This focus on characterization and realism is perhaps best illustrated in the film's climax. Seibei's duel with Zenemon Yoga begins with a conversation, one that questions the samurai code in a way that most chambara films do not. This dialogue soon erupts into a close-quarters, claustrophobic duel, one in which the audience becomes increasingly unsure of whether Seibei will survive. Reminiscent of Clint Eastwood's Unforgiven, Yamada's film marks the end of an era. It's a deconstruction of the genre, one that mocks the hypocrisy of the samurai code, yet at the same time, through the character of Seibei, it is also a celebration of the ideals of that very same code, as it gives a wonderfully humane rendering of one honest man struggling to survive in a chaotic world.

Helping the story along is actress Rie Miyazawa, who makes great use of her seemingly limited screen time. Tomoe's positive influence on Seibei's life is not merely a case of a subservient female coming in to take care of "women's work," but instead, her role runs far deeper than that. Tomoe's warmth, compassion, and genuine affection for Seibei and his family only increases the sense that she is the missing element in the Iguchi home. Her relationship with Seibei is well-developed and adds an ample amount of poignancy to the would-be couple's possibly final conversation towards the film's ending.

Twilight Samurai may be somewhat low key, even simple, in terms of execution, but it is still deserving of every honor it has been awarded. In giving us such a sincere, honest protagonist in Seibei, the film shows how his personal code is out of step with the times, critiquing an era in which self-interest and self-preservation - not honor and compassion - are of utmost importance to those in power. Yet it also delivers romance, and yes, even a couple of good swordfights to keep us glued to our seats. Well-executed, surprisingly realistic, and infinitely compelling, Yoji Yamada's Twilight Samurai is nothing less than a modern classic. (Calvin McMillin, 2005)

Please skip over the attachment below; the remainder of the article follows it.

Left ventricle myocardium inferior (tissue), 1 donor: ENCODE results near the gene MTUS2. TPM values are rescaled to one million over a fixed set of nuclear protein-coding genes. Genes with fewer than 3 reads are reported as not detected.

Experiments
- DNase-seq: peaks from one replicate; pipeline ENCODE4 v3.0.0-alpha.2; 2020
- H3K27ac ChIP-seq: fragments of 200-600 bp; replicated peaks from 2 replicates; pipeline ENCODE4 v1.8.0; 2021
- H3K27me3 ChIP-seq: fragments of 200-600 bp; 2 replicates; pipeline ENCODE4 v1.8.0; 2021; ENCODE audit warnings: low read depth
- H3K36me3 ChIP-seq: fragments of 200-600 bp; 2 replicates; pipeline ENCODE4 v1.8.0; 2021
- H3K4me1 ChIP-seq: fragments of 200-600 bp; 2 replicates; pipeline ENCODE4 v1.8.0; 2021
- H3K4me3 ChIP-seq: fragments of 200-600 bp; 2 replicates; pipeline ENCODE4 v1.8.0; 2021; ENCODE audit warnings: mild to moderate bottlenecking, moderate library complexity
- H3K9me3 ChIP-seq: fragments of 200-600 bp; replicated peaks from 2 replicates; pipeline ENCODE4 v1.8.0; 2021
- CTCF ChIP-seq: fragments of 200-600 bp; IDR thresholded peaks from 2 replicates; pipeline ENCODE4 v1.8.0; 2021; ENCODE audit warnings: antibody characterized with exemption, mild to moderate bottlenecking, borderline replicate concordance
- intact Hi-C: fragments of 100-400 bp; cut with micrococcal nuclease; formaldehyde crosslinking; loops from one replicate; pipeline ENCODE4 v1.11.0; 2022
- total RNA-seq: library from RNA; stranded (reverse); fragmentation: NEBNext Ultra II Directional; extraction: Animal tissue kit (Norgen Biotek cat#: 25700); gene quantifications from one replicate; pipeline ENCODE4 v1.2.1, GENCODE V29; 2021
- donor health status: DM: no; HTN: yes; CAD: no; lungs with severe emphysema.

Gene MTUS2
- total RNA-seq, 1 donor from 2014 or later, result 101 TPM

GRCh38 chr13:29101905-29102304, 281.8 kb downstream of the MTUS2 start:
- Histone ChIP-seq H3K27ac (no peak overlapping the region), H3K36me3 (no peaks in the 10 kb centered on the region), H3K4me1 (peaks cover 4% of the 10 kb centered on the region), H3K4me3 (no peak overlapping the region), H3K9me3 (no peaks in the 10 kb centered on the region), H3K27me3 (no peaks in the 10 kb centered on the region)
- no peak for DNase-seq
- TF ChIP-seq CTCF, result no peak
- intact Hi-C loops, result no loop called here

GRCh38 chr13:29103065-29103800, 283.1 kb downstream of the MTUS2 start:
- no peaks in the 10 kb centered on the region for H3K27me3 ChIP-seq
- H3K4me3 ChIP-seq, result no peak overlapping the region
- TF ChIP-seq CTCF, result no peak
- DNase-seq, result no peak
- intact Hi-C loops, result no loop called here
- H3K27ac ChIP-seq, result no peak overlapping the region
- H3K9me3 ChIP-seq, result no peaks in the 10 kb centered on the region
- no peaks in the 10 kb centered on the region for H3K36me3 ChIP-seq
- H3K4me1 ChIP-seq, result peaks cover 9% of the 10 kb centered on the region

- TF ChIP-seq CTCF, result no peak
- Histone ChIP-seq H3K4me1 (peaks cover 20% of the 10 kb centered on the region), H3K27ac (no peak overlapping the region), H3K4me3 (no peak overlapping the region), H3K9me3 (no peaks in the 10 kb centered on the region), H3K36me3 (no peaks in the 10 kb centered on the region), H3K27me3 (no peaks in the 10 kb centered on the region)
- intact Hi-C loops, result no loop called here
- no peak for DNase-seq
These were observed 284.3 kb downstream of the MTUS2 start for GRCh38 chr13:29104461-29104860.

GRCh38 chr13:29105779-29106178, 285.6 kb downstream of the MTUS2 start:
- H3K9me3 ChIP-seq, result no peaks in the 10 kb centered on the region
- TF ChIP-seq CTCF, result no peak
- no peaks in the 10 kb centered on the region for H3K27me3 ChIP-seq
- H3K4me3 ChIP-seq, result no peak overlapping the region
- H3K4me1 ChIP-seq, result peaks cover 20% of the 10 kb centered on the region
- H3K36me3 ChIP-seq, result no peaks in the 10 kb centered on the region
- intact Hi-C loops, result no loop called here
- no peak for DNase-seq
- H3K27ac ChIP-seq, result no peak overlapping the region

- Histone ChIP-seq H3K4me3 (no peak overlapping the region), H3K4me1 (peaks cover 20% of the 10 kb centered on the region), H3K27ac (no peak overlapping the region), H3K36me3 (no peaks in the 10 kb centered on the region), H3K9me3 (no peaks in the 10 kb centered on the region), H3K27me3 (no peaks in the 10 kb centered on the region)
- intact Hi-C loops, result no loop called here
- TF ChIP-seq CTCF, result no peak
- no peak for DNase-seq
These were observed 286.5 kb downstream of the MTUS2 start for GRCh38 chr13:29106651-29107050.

Awards: 2003 Japan Academy Prize
• Winner - Picture of the Year
• Winner - Director of the Year (Yoji Yamada)
• Winner - Screenplay of the Year (Yoji Yamada)
• Winner - Outstanding Performance by an Actor in a Leading Role (Hiroyuki Sanada)
• Winner - Outstanding Performance by an Actress in a Leading Role (Rie Miyazawa)
• Winner - Outstanding Achievement in Cinematography
• Winner - Outstanding Achievement in Film Editing
• Winner - Outstanding Achievement in Art Direction
• Winner - Outstanding Achievement in Music (Isao Tomita)
• Winner - Outstanding Achievement in Sound Recording
• Winner - Outstanding Achievement in Lighting Direction
• Winner - Rookie of the Year (Tami Tanaka)
• Nomination - Outstanding Performance by an Actor in a Supporting Role (Nenji Kobayashi)
• Nomination - Outstanding Performance by an Actress in a Supporting Role (Keiko Kishi)
2004 Hong Kong Films Awards
• Winner - Best Asian Film
2003 Academy Awards
• Nomination - Best Foreign Language Film
2003 Berlin International Film Festival
• Nomination - Golden Bear
Availability: DVD (HK)
Region 3 NTSC
Panorama Entertainment
Japanese and Cantonese Language Tracks
Dolby Digital 5.1, 2.0
Removable English and Chinese Subtitles
Director's Filmography and Trailers

*Also Available on Blu-ray Disc